“We’re a good team,” Tortorella said. “I’m not going to the [youth] and inexperience; I thought our guys had no fear. Playing against the Stanley Cup champ, a very good team, and we put a ton of good minutes in. That’s not a 4-1 series. I’m not going to [complain] about it; they win. But I like a lot of things about our club.”
The Penguins will have some time to rest before moving on to face either the Washington Capitals or Toronto Maple Leafs in the next round. They’ll also have some time to work on the things they didn’t do so well against Columbus.
“I believe that our best hockey is ahead of us,” Sullivan said. “And it starts with coming out of our end zone cleaner than we did in this series. I don’t think we did as good a job as we could have, or should have, given the situations.
“But you have to give Columbus a lot of credit. They’re one of the better forechecking teams in the league. They have speed, they have size and they play to their strengths. They’re a physical team, and they put pressure on you.”
Pittsburgh would also like to avoid having their netminder face 51 shots, as he did in Game 5. But Fleury was up to the challenge, as he was for large stretches of the series – save for an especially rough outing in Game 4 – since expected starter Matt Murray bowed out to injury before Game 1.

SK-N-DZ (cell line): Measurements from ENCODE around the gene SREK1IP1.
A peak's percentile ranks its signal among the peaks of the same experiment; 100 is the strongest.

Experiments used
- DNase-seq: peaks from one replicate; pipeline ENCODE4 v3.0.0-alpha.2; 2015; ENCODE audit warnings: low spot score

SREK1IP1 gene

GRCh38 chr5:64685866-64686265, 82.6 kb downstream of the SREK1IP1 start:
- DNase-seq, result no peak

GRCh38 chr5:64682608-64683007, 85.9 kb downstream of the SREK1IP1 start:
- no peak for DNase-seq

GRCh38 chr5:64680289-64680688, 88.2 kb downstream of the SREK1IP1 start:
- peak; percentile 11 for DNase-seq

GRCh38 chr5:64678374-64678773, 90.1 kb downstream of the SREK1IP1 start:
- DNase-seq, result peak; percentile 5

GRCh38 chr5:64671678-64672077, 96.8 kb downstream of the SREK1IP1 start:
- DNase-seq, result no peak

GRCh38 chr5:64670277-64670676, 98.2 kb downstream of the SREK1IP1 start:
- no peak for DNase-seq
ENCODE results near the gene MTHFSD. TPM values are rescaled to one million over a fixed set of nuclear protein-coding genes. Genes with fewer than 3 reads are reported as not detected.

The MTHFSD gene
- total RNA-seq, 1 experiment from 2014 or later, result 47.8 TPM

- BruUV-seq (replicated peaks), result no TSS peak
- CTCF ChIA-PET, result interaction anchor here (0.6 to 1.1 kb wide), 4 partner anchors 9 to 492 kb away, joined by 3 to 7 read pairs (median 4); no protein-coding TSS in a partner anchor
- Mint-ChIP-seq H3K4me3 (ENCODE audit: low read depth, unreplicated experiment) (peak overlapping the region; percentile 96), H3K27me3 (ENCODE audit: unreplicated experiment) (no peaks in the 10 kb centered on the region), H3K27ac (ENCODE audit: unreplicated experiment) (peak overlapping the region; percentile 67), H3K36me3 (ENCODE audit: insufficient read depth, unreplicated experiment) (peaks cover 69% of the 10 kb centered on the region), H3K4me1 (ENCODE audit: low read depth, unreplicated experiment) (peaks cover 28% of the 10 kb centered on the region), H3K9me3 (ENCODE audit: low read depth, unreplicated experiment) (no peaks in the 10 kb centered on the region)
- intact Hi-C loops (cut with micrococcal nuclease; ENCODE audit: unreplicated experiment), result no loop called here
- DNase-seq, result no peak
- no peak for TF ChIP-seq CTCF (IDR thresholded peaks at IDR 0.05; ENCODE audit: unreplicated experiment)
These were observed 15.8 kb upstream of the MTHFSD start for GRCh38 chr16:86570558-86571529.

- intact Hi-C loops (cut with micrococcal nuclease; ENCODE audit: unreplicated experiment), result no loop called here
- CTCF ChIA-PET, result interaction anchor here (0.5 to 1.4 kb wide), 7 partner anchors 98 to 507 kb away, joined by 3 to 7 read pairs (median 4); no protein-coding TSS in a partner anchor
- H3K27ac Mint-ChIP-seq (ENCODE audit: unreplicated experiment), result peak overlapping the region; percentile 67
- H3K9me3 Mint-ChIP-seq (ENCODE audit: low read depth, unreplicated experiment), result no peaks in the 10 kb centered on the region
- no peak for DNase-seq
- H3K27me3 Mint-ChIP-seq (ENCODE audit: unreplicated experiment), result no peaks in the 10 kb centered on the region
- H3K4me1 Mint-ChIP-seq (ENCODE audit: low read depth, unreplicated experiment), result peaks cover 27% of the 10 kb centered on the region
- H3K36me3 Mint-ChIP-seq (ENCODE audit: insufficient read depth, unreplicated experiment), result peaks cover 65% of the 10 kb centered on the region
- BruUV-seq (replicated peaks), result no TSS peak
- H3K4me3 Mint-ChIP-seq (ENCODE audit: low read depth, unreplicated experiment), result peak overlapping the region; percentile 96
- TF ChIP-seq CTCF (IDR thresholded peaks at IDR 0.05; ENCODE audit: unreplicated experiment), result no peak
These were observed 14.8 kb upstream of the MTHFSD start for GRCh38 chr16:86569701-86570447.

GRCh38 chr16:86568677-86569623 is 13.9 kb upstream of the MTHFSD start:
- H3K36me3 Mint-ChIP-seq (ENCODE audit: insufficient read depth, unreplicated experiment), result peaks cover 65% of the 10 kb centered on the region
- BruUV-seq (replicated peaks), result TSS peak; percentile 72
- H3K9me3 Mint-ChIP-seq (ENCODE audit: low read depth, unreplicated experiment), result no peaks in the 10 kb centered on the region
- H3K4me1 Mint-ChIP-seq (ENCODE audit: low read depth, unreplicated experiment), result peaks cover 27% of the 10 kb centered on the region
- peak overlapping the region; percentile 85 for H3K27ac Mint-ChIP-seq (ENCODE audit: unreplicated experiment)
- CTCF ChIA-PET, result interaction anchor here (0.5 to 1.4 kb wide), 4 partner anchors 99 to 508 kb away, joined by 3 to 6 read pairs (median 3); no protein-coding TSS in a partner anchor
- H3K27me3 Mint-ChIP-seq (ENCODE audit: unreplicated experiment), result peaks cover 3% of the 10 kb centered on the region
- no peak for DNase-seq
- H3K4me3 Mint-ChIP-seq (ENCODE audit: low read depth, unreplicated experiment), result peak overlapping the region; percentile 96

“He was really tremendous in this series,” said defenseman Ron Hainsey. “When Murr went down, you’ve got a guy stepping in who’s done it before. Great goalie, and I think the guys fed off of that.
“He played great in the first 10 minutes of Game 1. That was not great for us and we could’ve been down 2-0, 3-0 easily. He stood on his head; did the job. We were able to get that game later on, and away we went.”
Fleury was thankful for the opportunity.
“This was up there, to be here at home in front of our fans and to be able to get that win, and with the support that they gave me throughout the season and all these years,” he said. “I still get butterflies and goosebumps when the crowd chants. I’m happy that I was able to contribute.”
So did Evgeni Malkin and Kessel, who quietly lead the playoffs with 11 and 8 points respectively, and the duo of Crosby and Jake Guentzel, next in line with 7 and 6. Rust continues to establish his reputation as a big-game player. And the defense is doing its best to shoulder the absence of Kris Letang through a by-committee approach.
“I think every year, every team writes its own story,” Sullivan said. “There’s different circumstances surrounding the team. We have similar players, obviously there’s some changes, from our team last year. But this is a whole different experience. This is a new season; there are new challenges. As a group, it’s our job and our responsibility to meet those challenges as best we can.
“I’ve said this so many times, but what we really admire about this group of players is the resilience that they show. It’s never perfect out there by any stretch, but we love their compete level. We love their ability to respond to the adversity and challenges we face throughout the course of a season, game or series. We believe we have a lot of character in our room.”